ArtiSynth User Interface Guide

9 Adding and Editing Numeric Probes

Numeric input and output probes can be interactively added to a simulation. Output probes allow you to record a vector of values derived from one or more model component properties. Input probes allow you to use a vector of input data to drive one or more model component properties.

9.1 Adding output probes

To add a numeric output probe, go to the main menu and choose edit > add output probe. This will create a numeric output probe editor, as shown in Figure 34.

Figure 34: Probe editor for an uninitialized numeric output probe.

The editor contains three main panels:

  • A property panel at the upper left in which allows you to add or edit the properties of model components whose values will be used in computing the final output probe value. Each property is associated with a component/property widget, which allows you to first select a component and then choose one of its properties.

  • A formula panel at the the upper right which allows you to add or edit formulae which convert the values from the properties into numeric values for the output probe.

  • A probe property panel at the bottom which allows properties of the probe itself to be set.

9.1.1 Creating a simple probe

Creating an output probe that simply records the value of a single numeric property is fairly easy. Starting with the output probe editor in Figure 34:

  1. 1.

    Select a component, either externally through the navigation panel (Section 4.2), the viewer (Section 4.3), or the selection display (Section 4.4), or by entering its path name into the component/property widget. Once a component is selected, the left-most “up” arrow can be used to select that component’s parent.

  2. 2.

    Select a property for the component from the property selection box at the right of the component/property widget.

  3. 3.

    Adjust any required properties for the probe itself (Section 9.3).

  4. 4.

    Click Done.

9.1.2 General output probes

The incorporation of Jython formulae into output probes as described in this section can be difficult to implement in code. Instead, users are encouraged to use NumericMonitorProbes to create output probe data based on general functions. See the section “Numeric monitor probes” in the ArtiSynth Modeling Guide.

In general, output probes define a general map from the numeric values of n model component properties to a generalized output vector formed by the concatenation of m-subvectors formed by m formulae, as shown in Figure 35. In the simple case of Section 9.1.1, there is a single property, one sub-vector equal to the output vector, and a formula which is just the property value itself.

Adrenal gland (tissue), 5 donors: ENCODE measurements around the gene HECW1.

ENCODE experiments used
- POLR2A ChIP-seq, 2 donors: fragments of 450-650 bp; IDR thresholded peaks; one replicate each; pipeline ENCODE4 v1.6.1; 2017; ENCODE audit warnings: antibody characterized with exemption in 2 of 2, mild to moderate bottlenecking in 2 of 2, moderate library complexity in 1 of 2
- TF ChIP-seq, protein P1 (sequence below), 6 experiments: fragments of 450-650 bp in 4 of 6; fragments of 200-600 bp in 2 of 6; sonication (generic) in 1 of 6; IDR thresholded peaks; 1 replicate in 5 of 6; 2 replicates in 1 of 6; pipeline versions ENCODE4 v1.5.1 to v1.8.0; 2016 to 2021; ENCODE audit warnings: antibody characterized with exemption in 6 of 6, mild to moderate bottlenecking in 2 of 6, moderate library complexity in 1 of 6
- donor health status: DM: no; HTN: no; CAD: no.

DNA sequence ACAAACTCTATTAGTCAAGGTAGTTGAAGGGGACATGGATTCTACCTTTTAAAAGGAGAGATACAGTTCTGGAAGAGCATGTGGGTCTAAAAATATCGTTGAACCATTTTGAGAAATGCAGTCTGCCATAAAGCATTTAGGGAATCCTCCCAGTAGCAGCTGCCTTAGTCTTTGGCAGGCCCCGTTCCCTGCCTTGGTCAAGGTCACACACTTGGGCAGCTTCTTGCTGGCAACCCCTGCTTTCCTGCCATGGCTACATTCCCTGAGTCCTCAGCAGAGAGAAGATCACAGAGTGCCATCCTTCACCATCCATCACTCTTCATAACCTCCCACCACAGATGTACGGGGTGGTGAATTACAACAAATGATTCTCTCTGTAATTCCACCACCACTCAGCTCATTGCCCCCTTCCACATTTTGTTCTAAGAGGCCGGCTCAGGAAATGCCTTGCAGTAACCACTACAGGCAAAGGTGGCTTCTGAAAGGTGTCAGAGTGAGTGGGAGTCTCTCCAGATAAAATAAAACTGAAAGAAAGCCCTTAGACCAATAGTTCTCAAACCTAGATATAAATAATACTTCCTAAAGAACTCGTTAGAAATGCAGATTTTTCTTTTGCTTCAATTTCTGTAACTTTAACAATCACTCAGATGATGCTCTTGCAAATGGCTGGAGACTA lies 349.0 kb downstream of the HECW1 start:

Figure 35: General mapping for an output probe.

Each of the n properties has a numeric value which is represented by a variable p_{i} and which is a vector of some dimension (scalars being considered vectors of dimension 1). The dimension of the p_{i} depends on the property and is displayed to the right of the property selection box on the component/property widget.

Each of the m formulae is an arithmetic expression, implemented in Jython (Section 12), which may involve one or more of the variables p_{i}. The output from each formula is itself a vector of dimension d_{j}, which is displayed at the right of each formula panel. The simplest formula is just a single variable p_{i}, in which case d_{j} equals the dimension of p_{i}. The concatenation of all the output vectors from all the formulae produces the output vector associated with the probe, which has a dimension \sum_{m}d_{j}.

9.1.3 Using the probe editor

What the probe editor allows you to do is create the above mentioned map by selecting the properties of model components, assigning variable names to them, and creating formulae using these variables. When all the selected components form a coherent mapping, the Done button will be enabled and the probe can be completed. When one or more parts of the mapping is unspecified or incomplete, the associated widgets will be highlighted and the Done button will be disabled.

Extra properties can be added by requesting additional component/property widgets using the "+" button in the property panel. Similarly, extra formulae can be requested using the add button in the formula panel.

Properties and formulas can also be deleted; simply right click on the associated widget and choose delete.

Property variable names appear in a box at the left of the component/property widget. Variable names can be changed by editing this box. Name changes will be propagated into the formulae.

In order to streamline the probe creation process, the editor will try to guess certain desired actions. In particular, when the user chooses a property with a given component/property widget for the first time, the editor assigns a variable name to that property and creates a formula panel containing that variable. The variable name and formula panel can be changed if necessary.

Note:
The selection manager is connected to at most one component/property widget at a time. The component field for this widget is indicated with a blue border; external selections will affect only that widget. Left clicking on a component/property widget will cause it to be connected to the selection manager.

9.2 Adding input probes

To add a numeric input probe, go to the main menu and choose edit > add input probe. This will create a numeric input probe editor, as shown in Figure 36.